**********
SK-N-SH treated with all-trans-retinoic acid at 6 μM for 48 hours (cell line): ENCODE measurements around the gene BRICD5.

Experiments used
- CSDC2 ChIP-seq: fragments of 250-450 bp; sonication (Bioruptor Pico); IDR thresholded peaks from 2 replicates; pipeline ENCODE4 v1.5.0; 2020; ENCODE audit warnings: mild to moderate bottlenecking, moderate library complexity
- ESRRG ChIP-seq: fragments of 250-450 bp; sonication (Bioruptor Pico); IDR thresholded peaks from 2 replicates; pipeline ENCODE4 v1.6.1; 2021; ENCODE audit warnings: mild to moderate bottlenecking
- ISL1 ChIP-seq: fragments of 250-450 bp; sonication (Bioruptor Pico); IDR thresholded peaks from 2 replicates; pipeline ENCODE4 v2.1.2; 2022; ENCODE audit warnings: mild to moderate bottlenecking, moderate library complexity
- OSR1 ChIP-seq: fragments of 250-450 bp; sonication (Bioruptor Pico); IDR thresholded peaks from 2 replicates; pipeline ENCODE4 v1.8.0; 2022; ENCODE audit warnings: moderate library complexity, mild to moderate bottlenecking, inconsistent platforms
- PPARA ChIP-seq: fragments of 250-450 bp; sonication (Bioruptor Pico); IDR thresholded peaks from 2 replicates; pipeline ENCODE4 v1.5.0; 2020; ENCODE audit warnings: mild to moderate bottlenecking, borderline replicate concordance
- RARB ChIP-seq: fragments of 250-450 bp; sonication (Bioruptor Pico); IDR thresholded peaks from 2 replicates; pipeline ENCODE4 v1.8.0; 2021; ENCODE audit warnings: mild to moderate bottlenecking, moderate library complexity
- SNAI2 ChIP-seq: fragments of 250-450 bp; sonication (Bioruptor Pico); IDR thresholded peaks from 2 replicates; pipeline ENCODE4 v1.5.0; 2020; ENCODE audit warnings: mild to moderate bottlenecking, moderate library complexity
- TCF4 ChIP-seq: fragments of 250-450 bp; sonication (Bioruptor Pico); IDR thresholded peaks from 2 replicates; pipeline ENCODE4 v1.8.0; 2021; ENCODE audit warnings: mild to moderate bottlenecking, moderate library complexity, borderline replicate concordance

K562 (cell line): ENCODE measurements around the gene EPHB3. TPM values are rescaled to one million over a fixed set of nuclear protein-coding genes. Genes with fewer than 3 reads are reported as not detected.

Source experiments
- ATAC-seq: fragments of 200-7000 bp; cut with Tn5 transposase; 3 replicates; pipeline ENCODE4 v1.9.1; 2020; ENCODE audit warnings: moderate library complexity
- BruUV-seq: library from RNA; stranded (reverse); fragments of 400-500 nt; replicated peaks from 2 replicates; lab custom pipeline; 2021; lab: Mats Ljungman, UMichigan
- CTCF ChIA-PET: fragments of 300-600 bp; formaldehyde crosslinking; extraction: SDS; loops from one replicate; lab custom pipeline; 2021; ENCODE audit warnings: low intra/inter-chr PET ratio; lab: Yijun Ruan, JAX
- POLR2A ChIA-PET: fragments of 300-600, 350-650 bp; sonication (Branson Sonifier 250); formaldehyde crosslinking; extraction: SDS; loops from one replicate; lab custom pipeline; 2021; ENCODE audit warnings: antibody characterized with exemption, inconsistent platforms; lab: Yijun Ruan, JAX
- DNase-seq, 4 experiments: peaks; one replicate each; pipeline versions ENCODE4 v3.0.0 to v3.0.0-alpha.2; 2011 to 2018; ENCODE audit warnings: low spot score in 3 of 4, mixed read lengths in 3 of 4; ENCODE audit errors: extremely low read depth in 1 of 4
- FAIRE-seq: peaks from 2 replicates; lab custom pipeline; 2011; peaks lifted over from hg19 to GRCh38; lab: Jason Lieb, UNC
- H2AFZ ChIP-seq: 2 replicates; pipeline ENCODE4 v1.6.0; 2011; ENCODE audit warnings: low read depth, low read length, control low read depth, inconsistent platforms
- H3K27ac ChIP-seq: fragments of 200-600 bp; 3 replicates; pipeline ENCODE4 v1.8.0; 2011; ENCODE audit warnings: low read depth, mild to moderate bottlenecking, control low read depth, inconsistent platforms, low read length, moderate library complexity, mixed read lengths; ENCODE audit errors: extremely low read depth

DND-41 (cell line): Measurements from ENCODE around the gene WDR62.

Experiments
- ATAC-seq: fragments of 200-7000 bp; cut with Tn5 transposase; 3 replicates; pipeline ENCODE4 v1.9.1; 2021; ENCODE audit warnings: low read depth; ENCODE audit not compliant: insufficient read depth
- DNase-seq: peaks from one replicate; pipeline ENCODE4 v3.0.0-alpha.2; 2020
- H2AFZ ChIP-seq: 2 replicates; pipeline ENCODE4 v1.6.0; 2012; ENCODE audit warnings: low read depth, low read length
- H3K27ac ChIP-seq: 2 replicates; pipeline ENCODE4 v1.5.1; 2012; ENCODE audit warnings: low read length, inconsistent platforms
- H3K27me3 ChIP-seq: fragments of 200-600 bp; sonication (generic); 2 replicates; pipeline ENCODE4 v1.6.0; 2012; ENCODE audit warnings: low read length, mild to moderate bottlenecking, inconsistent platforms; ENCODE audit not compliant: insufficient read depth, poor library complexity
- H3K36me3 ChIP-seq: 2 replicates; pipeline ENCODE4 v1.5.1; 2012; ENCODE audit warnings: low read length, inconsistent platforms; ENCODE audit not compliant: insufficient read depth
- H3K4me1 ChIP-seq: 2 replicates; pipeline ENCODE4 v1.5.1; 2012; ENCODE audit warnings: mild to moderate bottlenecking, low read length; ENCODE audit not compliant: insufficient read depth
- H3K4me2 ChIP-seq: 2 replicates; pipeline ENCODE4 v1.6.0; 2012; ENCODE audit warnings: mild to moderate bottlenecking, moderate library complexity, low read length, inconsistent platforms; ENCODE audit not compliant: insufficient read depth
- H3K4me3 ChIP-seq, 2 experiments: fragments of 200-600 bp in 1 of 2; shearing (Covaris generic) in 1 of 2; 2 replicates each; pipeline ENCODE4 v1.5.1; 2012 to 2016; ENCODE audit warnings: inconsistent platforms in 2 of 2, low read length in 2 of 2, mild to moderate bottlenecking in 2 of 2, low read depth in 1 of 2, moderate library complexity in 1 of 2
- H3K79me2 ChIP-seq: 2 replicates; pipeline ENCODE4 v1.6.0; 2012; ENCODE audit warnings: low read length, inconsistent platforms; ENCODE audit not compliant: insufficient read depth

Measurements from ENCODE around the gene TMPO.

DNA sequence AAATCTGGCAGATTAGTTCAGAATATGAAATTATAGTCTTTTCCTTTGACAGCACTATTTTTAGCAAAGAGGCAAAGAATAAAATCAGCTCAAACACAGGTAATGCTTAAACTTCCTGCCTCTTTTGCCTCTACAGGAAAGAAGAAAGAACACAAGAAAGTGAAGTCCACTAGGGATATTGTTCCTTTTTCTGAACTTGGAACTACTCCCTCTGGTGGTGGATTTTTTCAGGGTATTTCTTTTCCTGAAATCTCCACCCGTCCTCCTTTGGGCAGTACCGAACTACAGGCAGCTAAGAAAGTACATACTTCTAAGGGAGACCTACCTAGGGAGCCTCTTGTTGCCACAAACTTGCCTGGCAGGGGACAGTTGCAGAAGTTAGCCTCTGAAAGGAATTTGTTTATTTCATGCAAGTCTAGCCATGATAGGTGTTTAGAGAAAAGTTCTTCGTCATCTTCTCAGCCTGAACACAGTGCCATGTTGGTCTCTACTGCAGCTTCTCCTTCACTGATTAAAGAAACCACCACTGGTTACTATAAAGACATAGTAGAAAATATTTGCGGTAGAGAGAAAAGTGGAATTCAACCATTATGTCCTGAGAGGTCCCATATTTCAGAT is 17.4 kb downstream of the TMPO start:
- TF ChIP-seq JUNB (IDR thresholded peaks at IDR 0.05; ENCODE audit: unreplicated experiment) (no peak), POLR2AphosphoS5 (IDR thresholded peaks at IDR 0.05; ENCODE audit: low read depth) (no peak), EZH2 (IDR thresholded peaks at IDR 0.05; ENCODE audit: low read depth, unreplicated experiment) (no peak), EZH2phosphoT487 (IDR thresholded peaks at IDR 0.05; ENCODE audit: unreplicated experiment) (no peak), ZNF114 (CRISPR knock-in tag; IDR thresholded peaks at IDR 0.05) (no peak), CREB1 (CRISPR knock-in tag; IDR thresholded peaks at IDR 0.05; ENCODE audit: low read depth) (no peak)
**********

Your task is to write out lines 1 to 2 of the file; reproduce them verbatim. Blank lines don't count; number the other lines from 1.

SK-N-SH treated with all-trans-retinoic acid at 6 μM for 48 hours (cell line): ENCODE measurements around the gene BRICD5.

Experiments used